Sammy Hagar fronted Van Halen after the departure of David Lee Roth from 1985 to 1996, and then again during a brief stint between 2003 and 2005. Hagar sang on everything between 5150 released in 1986 and Balance in 1995, all of which Wolfgang Van Halen feels deserves a little more respect.
In an interview with Guitar.com, Van Halen spoke on the upcoming vinyl reissue of Live: Right Here, Right Now and the fact that Van Hagar (as it's known) generally doesn't get any respect.
"That era [of Van Halen] doesn’t get any respect, I don't think," he said. "And there's a lot of amazing songs and just obviously brilliant guitar playing on a lot of that — on all of that stuff — and I think people don't give it a chance 'cause they fall into that just exhausting 'this singer is better, this singer is better' crap, when it's, like, just give it a chance. There's some really good stuff in there."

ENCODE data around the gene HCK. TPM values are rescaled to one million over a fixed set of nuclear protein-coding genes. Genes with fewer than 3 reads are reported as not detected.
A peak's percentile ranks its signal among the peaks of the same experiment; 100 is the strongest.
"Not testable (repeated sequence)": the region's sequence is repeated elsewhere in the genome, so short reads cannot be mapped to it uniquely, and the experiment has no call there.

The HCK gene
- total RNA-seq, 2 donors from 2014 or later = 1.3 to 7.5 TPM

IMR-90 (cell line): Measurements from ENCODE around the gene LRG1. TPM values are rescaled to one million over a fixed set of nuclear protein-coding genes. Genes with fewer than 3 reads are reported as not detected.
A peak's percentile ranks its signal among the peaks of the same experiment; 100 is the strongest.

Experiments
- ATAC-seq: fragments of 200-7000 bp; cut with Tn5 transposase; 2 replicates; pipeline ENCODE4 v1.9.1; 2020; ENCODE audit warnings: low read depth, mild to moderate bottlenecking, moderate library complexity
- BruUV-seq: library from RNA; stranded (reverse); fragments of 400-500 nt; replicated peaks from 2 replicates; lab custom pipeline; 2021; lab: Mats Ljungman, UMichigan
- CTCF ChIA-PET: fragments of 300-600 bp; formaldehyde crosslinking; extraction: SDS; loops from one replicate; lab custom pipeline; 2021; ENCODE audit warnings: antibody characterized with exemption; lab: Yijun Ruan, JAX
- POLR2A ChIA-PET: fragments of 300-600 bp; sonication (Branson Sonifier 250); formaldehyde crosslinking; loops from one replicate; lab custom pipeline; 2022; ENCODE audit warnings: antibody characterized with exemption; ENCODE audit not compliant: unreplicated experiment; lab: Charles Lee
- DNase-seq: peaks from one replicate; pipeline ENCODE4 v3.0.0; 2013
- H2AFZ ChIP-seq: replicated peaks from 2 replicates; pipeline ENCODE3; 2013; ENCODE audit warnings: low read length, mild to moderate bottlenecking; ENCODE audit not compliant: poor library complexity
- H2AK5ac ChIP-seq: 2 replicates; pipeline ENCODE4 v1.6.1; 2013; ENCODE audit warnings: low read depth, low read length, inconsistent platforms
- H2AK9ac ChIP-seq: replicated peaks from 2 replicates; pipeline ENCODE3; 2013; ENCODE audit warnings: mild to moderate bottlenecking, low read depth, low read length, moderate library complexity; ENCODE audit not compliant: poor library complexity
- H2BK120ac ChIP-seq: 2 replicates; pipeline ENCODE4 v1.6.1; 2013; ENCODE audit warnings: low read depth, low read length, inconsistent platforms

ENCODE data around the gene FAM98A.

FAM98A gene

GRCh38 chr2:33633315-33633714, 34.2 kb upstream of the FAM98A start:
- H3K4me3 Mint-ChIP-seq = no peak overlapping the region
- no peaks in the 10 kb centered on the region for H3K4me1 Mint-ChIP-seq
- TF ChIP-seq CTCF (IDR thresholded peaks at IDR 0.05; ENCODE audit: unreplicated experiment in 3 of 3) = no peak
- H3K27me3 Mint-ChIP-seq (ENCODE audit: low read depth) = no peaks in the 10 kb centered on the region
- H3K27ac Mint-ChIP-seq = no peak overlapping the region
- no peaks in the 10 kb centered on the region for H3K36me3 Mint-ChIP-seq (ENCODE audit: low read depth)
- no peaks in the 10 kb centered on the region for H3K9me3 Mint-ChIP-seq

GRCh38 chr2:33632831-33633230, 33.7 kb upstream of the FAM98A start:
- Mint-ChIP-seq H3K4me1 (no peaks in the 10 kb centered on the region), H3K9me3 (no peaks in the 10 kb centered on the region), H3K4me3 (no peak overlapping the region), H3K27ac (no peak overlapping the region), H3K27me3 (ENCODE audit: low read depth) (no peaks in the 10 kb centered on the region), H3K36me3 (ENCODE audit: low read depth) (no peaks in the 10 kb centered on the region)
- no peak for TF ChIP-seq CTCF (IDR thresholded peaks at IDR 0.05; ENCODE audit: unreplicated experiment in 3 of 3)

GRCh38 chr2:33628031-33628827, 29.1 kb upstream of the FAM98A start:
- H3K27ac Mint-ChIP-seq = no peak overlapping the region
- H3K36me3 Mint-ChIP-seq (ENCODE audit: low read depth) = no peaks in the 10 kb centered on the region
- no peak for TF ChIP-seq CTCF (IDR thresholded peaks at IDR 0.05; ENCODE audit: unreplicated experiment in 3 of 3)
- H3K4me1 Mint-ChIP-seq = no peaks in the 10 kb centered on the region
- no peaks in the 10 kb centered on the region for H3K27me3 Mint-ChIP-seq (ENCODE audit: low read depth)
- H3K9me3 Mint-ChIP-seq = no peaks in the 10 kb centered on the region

While Van Hagar might be a point of contention among Van Halen fans, its popularity is undeniable. 5150 was the first Van Halen album to his No. 1 on the Billboard charts, which was something the band got accustomed to pretty quickly – all four Van Hagar albums reached No. 1 on the Billboard pop music charts.
That era of Van Halen also spawned 17 singles that cracked the Top 15 of the mainstream rock tracks chart, and the band even won a GRAMMY in 1992 for Best Hard Rock Performance with Vocal thanks to their For Unlawful Carnal Knowledge album. So yeah – objectively there's "some really good stuff in there," considering its massive popularity.
Van Halen would go on to reunite with David Lee Roth for the 1996 MTV Video Music Awards show, and eventually recruited Gary Cherone for the ill-received Van Halen III album in 1998.